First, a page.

young to be successful in life, to contribute to society and enrich it – that includes with art and, oftentimes, the value of art isn’t obvious at the time. This education is not just for their own personal advantage and gain but for the good of the nation, and to ensure we are competitive in the wider world. That is an idea that has been lost in this country where our children are used as cash cows, fodder for rampant capitalism. I have two children – one that was educated in Europe and one here. Both are about to graduate this year, one with an MA and one with a BA. The European educated child will have substantially less debt with an MA than her sister has with a BA, despite the fact that we have helped the younger one (financially) ten times more. Think about it, as the article said “since 1978 college tuition in this country has increased 1000%” – it has increased elsewhere too but nothing like here. American kids are being gouged, simple as that.

          1. Thanks for you thoughts Clarniluan. If students are duped then people need to go to jail… But I for one have not heard of any indictments. The problem as I see it is that young artists are not honest with themselves. They may well be susceptible to flattery, but that does not change contractual obligations.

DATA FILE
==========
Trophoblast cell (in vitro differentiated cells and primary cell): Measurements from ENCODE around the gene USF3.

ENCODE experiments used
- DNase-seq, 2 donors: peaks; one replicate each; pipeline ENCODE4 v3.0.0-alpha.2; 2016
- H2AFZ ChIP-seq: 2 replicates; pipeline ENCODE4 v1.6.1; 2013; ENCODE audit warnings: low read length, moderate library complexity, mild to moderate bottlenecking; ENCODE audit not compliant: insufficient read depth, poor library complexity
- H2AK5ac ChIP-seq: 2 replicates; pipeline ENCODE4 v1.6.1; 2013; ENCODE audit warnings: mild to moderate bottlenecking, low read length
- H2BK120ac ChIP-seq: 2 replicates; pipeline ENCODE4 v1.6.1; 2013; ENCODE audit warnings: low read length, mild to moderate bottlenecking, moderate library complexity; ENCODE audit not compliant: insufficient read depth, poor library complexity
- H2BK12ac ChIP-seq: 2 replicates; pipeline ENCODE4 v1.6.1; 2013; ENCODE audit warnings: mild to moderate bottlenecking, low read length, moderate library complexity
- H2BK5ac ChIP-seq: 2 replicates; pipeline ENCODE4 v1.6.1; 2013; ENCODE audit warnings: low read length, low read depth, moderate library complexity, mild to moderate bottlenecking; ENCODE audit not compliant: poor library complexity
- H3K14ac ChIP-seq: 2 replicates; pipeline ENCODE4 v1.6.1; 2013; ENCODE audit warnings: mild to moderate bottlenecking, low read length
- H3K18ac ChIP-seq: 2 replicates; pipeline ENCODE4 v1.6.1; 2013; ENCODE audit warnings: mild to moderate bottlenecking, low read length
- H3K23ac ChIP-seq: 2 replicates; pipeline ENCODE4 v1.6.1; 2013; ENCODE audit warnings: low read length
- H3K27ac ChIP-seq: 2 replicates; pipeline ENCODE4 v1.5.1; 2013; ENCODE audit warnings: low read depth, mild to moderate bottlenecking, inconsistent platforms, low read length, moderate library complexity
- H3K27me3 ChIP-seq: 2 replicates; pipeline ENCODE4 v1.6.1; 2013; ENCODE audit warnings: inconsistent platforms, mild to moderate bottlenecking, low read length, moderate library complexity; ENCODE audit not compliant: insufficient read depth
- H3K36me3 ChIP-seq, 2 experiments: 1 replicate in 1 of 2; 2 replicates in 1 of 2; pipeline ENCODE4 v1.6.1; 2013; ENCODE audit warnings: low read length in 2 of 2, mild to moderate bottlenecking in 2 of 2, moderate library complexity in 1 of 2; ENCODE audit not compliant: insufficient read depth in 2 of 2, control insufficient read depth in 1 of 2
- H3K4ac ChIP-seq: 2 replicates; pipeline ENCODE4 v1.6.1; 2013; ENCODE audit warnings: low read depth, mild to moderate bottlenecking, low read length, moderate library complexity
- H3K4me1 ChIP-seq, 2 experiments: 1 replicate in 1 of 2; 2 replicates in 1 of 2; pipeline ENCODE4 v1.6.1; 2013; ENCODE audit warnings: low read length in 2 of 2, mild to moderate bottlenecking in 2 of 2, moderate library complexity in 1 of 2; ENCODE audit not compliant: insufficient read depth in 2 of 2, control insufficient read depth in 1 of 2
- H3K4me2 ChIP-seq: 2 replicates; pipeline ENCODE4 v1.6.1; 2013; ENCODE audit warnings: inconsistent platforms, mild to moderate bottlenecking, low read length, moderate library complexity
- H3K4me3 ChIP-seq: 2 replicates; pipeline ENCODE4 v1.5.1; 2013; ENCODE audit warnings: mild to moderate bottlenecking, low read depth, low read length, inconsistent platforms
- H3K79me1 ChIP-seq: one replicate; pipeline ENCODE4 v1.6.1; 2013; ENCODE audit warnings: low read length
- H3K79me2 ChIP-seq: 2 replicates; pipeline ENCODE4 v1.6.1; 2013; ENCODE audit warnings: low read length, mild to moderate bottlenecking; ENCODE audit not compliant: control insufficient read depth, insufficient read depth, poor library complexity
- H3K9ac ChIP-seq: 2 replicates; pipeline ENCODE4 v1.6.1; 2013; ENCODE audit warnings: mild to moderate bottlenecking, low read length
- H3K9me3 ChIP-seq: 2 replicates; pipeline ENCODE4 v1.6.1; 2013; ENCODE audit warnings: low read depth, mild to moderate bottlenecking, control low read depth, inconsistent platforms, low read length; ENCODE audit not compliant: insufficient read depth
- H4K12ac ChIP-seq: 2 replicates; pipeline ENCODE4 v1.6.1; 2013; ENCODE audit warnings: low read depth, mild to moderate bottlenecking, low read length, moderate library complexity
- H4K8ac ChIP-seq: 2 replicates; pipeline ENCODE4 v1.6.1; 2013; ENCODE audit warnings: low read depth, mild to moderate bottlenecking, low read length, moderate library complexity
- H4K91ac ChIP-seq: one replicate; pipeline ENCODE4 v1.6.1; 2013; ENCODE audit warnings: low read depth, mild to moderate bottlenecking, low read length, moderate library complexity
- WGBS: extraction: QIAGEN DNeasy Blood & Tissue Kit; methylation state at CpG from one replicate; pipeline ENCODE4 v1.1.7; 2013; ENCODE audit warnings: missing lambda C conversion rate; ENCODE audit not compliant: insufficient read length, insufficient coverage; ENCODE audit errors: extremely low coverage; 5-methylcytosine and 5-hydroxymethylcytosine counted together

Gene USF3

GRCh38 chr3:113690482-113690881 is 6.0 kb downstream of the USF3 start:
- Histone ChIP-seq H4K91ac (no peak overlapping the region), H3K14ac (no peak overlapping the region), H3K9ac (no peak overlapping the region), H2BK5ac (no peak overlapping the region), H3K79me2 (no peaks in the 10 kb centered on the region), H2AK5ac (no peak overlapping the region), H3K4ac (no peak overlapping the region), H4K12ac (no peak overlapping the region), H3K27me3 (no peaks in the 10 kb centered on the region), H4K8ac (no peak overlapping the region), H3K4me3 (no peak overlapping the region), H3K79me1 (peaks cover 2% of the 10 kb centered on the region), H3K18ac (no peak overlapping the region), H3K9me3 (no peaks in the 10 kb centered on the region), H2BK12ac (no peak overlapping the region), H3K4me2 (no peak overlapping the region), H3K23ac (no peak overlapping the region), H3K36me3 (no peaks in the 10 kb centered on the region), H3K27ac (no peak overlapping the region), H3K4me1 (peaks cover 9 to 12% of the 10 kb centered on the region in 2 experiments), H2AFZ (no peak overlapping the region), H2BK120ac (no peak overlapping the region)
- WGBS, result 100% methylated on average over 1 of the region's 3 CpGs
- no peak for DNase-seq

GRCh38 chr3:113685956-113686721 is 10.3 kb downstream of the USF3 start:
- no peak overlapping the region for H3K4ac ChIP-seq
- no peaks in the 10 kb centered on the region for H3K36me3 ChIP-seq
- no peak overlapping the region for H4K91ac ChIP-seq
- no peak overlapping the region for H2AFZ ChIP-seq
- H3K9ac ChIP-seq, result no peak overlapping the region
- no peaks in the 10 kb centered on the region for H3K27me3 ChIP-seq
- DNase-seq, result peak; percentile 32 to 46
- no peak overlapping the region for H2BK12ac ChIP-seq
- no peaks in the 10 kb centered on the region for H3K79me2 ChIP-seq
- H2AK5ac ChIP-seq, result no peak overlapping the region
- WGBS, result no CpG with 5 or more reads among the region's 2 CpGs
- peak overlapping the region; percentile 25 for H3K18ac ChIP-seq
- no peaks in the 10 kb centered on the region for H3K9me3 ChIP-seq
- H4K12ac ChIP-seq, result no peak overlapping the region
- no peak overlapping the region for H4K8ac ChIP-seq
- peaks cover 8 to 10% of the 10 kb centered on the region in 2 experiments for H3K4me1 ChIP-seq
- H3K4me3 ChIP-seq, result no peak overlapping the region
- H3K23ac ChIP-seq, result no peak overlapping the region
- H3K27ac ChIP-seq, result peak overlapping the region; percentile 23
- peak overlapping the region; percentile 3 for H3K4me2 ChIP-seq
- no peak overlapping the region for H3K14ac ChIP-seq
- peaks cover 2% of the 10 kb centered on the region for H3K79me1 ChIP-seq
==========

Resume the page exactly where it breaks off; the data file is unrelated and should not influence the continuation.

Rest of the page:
As for the education industry, you could not be more right. As soon as the government guaranteed loans and bankruptcy was not an option, costs skyrocketed. If you want to bring down education costs, get government out if the loan assurance business. Right now it’s risk free money to universities. Just look at the 6-year graduation rate around the country, it is criminal.

            If government is to make loan, it should be in the areas where we need professionals, like dentists, or engineers, or mathematicians. Everybody who wants to study something else must find their own way. That will rebalance the marketplace.

            Cheers, EOTH

    2. I agree with most you have said. The problem, as I see it, is there is little respect for art in todays world, at lease in the U.S. If you want an art degree, it is best to get another degree in a field that will pay the bills. Then work into the art world slowly until you have a name. That could take quite a while – sometimes you die first. VanGogh only sold one painting in his lifetime, but look at him now.